He went out into the hallway. The elevator was out. He took the stairs.

To Be Continued…?

“Johnny Sniper and the Cave of Fear”

At one point, my friend Brian DiPaolo and I considered making a website devoted to his character “Johnny Sniper.” Johnny is–well, he’s hard to describe, but if I had to do it in one sentence, I’d say he’s your archetypal all-American soldier (with violent jingoistic tendencies). I wrote this story in anticipation of the site, but it never materialized. Brian has kindly allowed me to publish it here.

The original draft had a lot more swearing and nationalism, as I tried to capture the cartoonish Johnny of Brian’s comic strips. I cut a lot of it in revision. It’s now more of a World War II-era horror story, very similar to Robert E. Howard’s efforts in the horror genre.

The “plot” for this story was inspired by a short Hellboy fan-film by Aaron Antaloczy, which you can see here (requires Quicktime).

This story gets rather gross. You’ve been warned.

“Get a hold of yourself!”

The slap echoed off the cave walls. The tall, slender soldier fell to the rocky floor with a whimper.

His attacker, a thick-muscled man with short blond hair, reached down to grab the victim’s shirt.

“You damn pansy,” said the blond. “I’m gonna–”

A fist smashed into the blond’s jaw. He found himself next to the thin man on the cave floor.

“You idiots,” said a voice. “If you don’t cut that shit, I’m going to kill you both and leave you here.”

The blond glared, then fell silent. “Sorry,” he muttered.

“Sorry what, Private Rider?” the other demanded.

“Sorry sir.”

A hand reached out of the darkness toward the thin man. “Come on, Collins. Quit your crying and get up.”

Collins took the hand and was quickly pulled to his feet. “Thank you, sir.”

Rider got up, rubbing his jaw. “So what do we do now?”

“We need to get out of here,” Collins said. “Fast!”

“What about the captain?” asked Rider.

The third soldier walked into the aura created by their flashlights. He wasn’t as tall as Rider, but he wasn’t short, either. His face was broad and marked by numerous scars. The square chin was rough with stubble that was never shaved clean, yet never seemed to grow into a beard. He wore the expression of a man who had seen too much but was ready for more.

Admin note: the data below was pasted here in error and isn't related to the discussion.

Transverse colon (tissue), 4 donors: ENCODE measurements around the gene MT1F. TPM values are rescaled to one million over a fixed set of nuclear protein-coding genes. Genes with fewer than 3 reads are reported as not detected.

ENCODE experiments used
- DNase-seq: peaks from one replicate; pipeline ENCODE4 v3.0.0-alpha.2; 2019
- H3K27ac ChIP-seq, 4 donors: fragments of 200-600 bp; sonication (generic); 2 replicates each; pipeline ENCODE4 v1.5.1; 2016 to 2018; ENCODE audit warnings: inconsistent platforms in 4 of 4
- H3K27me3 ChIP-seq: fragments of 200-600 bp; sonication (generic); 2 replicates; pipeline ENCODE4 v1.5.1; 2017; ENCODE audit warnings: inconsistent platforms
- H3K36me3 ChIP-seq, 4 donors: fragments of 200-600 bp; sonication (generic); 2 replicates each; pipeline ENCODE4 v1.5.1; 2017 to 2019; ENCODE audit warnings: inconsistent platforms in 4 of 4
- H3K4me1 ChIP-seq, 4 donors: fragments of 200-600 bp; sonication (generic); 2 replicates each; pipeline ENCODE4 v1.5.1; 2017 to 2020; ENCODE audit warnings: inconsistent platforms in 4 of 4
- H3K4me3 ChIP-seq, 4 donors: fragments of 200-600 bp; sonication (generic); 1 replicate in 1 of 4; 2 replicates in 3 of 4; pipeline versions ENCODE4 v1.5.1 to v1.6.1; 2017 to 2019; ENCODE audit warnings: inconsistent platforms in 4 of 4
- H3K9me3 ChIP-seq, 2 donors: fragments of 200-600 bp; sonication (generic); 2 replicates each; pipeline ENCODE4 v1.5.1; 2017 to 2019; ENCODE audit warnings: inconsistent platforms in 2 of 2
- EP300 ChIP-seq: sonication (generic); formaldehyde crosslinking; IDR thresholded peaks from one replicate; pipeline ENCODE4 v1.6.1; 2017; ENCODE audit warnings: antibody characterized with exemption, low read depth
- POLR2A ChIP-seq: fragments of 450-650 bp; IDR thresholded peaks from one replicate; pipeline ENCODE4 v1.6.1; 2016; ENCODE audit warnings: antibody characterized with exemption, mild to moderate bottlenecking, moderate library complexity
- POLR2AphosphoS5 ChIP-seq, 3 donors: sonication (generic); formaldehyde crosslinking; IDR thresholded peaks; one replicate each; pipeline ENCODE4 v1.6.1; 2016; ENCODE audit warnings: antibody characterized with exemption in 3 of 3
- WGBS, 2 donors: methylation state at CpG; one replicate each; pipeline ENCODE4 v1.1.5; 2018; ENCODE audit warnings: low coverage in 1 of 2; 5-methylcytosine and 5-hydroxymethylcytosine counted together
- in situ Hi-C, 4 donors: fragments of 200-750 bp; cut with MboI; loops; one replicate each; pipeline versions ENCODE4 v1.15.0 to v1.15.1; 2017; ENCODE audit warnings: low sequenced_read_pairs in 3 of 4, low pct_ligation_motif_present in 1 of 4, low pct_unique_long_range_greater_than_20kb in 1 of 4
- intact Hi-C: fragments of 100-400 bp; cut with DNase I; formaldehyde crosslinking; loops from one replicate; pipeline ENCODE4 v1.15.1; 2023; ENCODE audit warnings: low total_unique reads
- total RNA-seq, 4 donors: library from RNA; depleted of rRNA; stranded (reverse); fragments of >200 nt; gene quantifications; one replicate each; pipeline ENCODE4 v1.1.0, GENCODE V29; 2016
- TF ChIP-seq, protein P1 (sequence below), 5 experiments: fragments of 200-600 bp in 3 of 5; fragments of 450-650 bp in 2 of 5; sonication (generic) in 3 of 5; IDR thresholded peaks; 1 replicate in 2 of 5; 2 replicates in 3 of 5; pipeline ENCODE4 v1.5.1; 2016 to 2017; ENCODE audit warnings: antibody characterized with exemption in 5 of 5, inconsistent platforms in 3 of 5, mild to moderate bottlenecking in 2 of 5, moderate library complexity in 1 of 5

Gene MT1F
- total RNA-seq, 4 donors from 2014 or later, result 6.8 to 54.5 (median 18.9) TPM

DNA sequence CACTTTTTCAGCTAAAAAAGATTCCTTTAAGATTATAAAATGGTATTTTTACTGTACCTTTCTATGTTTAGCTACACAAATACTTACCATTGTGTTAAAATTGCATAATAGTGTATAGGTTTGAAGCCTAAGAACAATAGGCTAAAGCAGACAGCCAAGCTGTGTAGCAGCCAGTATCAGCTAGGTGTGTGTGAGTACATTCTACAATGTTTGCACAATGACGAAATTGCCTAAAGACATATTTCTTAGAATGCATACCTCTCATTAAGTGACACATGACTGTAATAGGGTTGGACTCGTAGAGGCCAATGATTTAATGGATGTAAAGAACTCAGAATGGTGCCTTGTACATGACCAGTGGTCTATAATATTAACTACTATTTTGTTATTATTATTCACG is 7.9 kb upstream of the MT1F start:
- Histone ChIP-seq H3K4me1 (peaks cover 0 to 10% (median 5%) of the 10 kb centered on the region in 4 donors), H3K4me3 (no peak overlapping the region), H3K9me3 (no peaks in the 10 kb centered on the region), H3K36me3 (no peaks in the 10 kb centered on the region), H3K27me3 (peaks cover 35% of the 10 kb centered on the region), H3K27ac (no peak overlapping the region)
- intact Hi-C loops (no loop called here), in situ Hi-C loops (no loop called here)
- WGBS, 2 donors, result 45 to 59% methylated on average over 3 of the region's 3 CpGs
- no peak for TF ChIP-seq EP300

“I don’t think the captain gets to weigh in on this one,” said the soldier.

All three men regarded the object across the room. A dark mass lay huddled against the cave wall. Around it was a pool of deeper darkness–blood.

Once, this thing had been Captain Fernando Ortega of the 82nd Airborne–a strong man, a man to have next to you in a fight.

But what was once Ortega was now a shapeless blob of mangled flesh. It was barely recognizable as the captain. The stomach and intestines had been ripped out and strewn all over the ground, like the stuffing of a doll torn apart by a dog.

“So what happened to Cranmore? And Newt?” Collins whispered.

The third soldier was silent. “I don’t know.”


After more than two years in the war, the man called Johnny Sniper had seen more than his share of what men will do under desperate circumstances. He had seen hatred in the eyes of his fellow soldiers as they butchered helpless Germans; he had seen the unspeakable things the Germans had done to French villages.

But now, Johnny’s steely nerves were shaken. It had started when his company ran into a group of Germans ravaging a village. They were SS and so they’d put up a decent fight, but the Americans had chased them out of town. Ortega and his men had pursued them into the forest, and they fought a few more skirmishes; each time, both companies lost several soldiers, until each group had been whittled down to a handful.

When they lost the Germans’ trail, Ortega considered heading back to the Allied camp. But Johnny picked up the trail again, which led to a cave in a small canyon. All they had to do was wait for the Germans to come out of the cave.